We are facing a global double crisis of climate change and Covid-19. Global communities are working on strategies and solutions for Building Back Better in aligning with the Paris Agreement and SDGs. EU has launched the European Green Deal, financing European green inactivates and innovations. European Commission President Ursula von der Leyen proposed a more ambitious climate emission reduction target of 55% and increased green funding in her ´State of the Union` speech. Norfund, the Norwegian investment fund for developing countries, held its annual conference ‘Building Back Cleaner, Greener and Better’ this September, highlighting climate change risk and advocating for greater investment in renewable energy and building climate change resilient communities and companies in emerging markets.
How can we build back better, cleaner, and greener? Here are some thoughts and recommendations:
Climate change must be taken seriously
We need to take drastic steps to cut greenhouse gas emissions, otherwise economic damages will far exceed the cost of prevention. Bill Gates recently wrote an article titled ‘Covid-19 is awful. Climate change could be worse.’ The world bank tells
us that climate impacts could cause an additional 100,000,000 people to fall into poverty by 2030 without urgent climate action. Many countries have declared a ‘climate emergency’ as a result of the temperature records set throughout Europe and North America this year, the worst wildfires on record in the Amazon basin as well as extreme fires in the US, tropical storms and hurricanes becoming more and more severe, and sea levels rising faster than previously thought. The human cost of these events is immeasurable, as are the economic impacts and financial losses.
Crown Prince Haakon said in his opening speech at the Norfund annual conference that “we are all in this [global crisis] together and we have to solve these problems and dilemmas together”. The Paris agreement and SDGs are the critical roadmaps to solving these problems. One of the solutions is clean energy, which can create jobs and at the same time reduce CO2 emissions. 6 months ago, Prince Haakon visited Mozambique and witnessed the positive changes it had brought to Bomilla´s life the moment she got electricity in her home, as a result of a clean energy development project invested in by Norfund. Having access to clean energy and power could be a turning point and make a positive impact on many local households and businesses in these developing countries. It is urgent to provide immediate solutions to poor countries and poor people, who are the most severely affected in the middle of climate and pandemic crises, and ironically, are the ones contributing least to these problems.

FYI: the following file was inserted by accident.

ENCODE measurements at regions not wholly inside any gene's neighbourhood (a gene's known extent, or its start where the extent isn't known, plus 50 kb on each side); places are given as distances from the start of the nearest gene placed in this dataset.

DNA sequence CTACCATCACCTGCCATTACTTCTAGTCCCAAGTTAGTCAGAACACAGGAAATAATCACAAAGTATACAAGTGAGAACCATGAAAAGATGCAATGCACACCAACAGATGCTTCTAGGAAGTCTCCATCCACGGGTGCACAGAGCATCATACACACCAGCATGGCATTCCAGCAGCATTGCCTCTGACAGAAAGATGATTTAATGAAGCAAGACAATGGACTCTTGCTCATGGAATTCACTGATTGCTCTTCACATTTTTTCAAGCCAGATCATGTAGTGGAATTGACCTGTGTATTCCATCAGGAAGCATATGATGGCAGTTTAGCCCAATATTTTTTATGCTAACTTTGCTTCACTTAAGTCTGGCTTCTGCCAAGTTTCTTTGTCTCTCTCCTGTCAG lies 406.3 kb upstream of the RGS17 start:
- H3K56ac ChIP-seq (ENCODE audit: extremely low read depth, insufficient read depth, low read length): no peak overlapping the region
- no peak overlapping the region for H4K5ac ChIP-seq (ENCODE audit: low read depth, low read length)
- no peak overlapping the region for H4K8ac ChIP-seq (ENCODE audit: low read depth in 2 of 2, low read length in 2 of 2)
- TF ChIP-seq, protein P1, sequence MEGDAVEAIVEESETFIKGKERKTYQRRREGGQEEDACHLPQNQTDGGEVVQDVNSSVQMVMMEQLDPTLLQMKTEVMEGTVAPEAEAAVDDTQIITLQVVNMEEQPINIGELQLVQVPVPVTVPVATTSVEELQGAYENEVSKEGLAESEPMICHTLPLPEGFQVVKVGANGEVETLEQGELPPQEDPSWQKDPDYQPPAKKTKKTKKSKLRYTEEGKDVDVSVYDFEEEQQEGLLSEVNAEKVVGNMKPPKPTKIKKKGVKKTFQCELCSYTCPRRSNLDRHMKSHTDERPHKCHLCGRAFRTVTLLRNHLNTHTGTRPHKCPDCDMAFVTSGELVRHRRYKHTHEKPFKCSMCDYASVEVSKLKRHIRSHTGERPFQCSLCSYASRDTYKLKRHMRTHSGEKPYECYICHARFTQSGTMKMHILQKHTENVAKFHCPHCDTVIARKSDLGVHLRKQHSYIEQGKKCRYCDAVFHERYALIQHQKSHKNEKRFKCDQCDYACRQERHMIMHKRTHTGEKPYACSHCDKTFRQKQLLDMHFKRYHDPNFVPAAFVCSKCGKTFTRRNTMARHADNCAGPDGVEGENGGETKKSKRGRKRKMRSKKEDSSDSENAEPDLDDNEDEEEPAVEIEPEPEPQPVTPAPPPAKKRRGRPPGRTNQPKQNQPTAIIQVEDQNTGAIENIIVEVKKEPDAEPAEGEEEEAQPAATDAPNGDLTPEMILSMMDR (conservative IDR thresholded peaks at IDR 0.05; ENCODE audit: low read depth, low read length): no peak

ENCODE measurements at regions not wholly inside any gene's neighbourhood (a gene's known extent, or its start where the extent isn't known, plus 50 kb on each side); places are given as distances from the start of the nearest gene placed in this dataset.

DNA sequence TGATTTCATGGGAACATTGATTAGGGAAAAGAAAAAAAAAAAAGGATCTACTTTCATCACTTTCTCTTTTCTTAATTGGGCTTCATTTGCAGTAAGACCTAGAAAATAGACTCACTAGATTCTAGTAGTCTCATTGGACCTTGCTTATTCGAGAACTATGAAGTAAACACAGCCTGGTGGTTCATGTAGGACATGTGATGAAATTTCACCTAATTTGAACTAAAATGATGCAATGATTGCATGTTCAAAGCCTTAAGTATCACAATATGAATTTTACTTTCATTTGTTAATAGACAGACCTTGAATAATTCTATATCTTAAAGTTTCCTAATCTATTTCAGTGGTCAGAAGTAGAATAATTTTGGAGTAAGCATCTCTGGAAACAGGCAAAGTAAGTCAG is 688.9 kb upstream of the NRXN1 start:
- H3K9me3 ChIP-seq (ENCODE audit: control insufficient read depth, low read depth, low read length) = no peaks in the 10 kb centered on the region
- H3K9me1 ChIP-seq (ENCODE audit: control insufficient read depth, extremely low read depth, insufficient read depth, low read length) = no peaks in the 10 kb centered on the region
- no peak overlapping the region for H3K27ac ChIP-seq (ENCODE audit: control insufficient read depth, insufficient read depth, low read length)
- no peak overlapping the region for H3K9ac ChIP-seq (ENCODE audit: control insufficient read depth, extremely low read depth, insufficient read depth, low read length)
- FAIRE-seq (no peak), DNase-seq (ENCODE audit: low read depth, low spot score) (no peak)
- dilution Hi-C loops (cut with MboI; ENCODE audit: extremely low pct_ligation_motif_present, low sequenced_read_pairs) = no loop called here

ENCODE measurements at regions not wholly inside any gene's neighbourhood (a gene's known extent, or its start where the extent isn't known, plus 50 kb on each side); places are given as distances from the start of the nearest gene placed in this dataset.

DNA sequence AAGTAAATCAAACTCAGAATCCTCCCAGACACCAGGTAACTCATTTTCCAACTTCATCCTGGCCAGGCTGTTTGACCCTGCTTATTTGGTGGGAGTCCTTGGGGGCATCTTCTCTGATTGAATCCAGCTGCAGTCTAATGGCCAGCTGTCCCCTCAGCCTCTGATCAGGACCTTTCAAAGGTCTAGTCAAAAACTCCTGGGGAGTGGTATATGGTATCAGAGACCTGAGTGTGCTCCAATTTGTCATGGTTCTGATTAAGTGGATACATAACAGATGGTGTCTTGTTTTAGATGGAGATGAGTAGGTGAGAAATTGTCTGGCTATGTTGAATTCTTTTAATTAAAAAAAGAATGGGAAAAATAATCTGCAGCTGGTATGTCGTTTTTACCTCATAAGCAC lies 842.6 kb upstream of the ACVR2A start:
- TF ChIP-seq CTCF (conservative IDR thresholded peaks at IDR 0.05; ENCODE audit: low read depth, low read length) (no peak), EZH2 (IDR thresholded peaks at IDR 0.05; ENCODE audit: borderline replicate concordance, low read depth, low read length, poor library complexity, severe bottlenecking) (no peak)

Financing of renewable energy projects
Swiftly mobilizing green solutions and boosting climate financing of developing countries is crucial, if the world is going to reach the goal of staying below 2°C. According to Dagfrid Forberg from the organization Zero, it has taken a decade of commitment to subsidize renewable energy to out-compete coal. And we see that coal consumption is declining in the EU and the U.S. There has been an increased flow of capital into unlisted renewables in established markets. Low capital cost is the key to the lower prices of renewable energy in the West. However, existing and perceived risks in emerging markets make the cost of capital needed to invest in renewable infrastructure very high relative to developed markets. For many economies, from a short-term economic perspective, it makes sense to invest in coal. There are currently more than 1000 coal plants under planning or construction internationally, and 90% of them are in developing countries and emerging economies. “If these coal plants are being built, there is no way we can reach the climate target” said Dagfrid at the annual conference, later noting that “risk capital at a sensible price is crucial to lift the renewable energy projects off the ground”.